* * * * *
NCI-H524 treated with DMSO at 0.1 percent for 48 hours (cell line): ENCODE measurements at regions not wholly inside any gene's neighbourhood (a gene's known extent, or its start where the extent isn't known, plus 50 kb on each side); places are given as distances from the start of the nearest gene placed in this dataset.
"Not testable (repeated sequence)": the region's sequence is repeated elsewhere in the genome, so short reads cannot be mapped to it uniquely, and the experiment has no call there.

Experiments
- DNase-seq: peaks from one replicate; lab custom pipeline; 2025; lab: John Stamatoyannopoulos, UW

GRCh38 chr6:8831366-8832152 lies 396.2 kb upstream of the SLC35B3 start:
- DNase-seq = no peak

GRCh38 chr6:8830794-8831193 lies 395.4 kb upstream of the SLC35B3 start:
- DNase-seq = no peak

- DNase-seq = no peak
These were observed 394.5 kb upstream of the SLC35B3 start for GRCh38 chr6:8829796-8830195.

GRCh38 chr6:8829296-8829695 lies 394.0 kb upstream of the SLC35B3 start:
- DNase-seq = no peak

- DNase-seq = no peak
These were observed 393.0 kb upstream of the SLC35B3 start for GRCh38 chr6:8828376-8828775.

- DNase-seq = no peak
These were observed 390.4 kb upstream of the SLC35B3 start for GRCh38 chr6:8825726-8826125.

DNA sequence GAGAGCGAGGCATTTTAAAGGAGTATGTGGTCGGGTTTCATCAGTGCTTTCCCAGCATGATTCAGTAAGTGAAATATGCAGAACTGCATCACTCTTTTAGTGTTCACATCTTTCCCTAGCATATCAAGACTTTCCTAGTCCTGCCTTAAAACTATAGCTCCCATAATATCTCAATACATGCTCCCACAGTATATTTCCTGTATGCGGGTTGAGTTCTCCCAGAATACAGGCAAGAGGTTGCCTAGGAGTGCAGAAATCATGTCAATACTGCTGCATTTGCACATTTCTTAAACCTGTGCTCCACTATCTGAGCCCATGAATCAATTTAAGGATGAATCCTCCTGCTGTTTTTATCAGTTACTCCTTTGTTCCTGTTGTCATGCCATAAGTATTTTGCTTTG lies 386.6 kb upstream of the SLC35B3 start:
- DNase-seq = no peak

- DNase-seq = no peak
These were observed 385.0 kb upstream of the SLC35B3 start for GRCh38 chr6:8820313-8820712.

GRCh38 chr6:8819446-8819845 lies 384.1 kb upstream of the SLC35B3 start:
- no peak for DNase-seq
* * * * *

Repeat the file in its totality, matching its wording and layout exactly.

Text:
NCI-H524 treated with DMSO at 0.1 percent for 48 hours (cell line): ENCODE measurements at regions not wholly inside any gene's neighbourhood (a gene's known extent, or its start where the extent isn't known, plus 50 kb on each side); places are given as distances from the start of the nearest gene placed in this dataset.
"Not testable (repeated sequence)": the region's sequence is repeated elsewhere in the genome, so short reads cannot be mapped to it uniquely, and the experiment has no call there.

Experiments
- DNase-seq: peaks from one replicate; lab custom pipeline; 2025; lab: John Stamatoyannopoulos, UW

GRCh38 chr6:8831366-8832152 lies 396.2 kb upstream of the SLC35B3 start:
- DNase-seq = no peak

GRCh38 chr6:8830794-8831193 lies 395.4 kb upstream of the SLC35B3 start:
- DNase-seq = no peak

- DNase-seq = no peak
These were observed 394.5 kb upstream of the SLC35B3 start for GRCh38 chr6:8829796-8830195.

GRCh38 chr6:8829296-8829695 lies 394.0 kb upstream of the SLC35B3 start:
- DNase-seq = no peak

- DNase-seq = no peak
These were observed 393.0 kb upstream of the SLC35B3 start for GRCh38 chr6:8828376-8828775.

- DNase-seq = no peak
These were observed 390.4 kb upstream of the SLC35B3 start for GRCh38 chr6:8825726-8826125.

DNA sequence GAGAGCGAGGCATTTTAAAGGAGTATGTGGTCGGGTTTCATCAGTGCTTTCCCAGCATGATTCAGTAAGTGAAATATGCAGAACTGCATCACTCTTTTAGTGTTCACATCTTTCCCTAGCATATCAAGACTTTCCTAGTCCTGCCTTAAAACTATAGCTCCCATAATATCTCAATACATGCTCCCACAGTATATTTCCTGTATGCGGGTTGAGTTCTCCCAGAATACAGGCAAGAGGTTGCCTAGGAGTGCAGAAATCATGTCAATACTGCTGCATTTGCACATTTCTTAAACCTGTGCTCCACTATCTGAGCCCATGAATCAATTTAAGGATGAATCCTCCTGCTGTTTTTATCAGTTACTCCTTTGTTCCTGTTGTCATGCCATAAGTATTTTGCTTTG lies 386.6 kb upstream of the SLC35B3 start:
- DNase-seq = no peak

- DNase-seq = no peak
These were observed 385.0 kb upstream of the SLC35B3 start for GRCh38 chr6:8820313-8820712.

GRCh38 chr6:8819446-8819845 lies 384.1 kb upstream of the SLC35B3 start:
- no peak for DNase-seq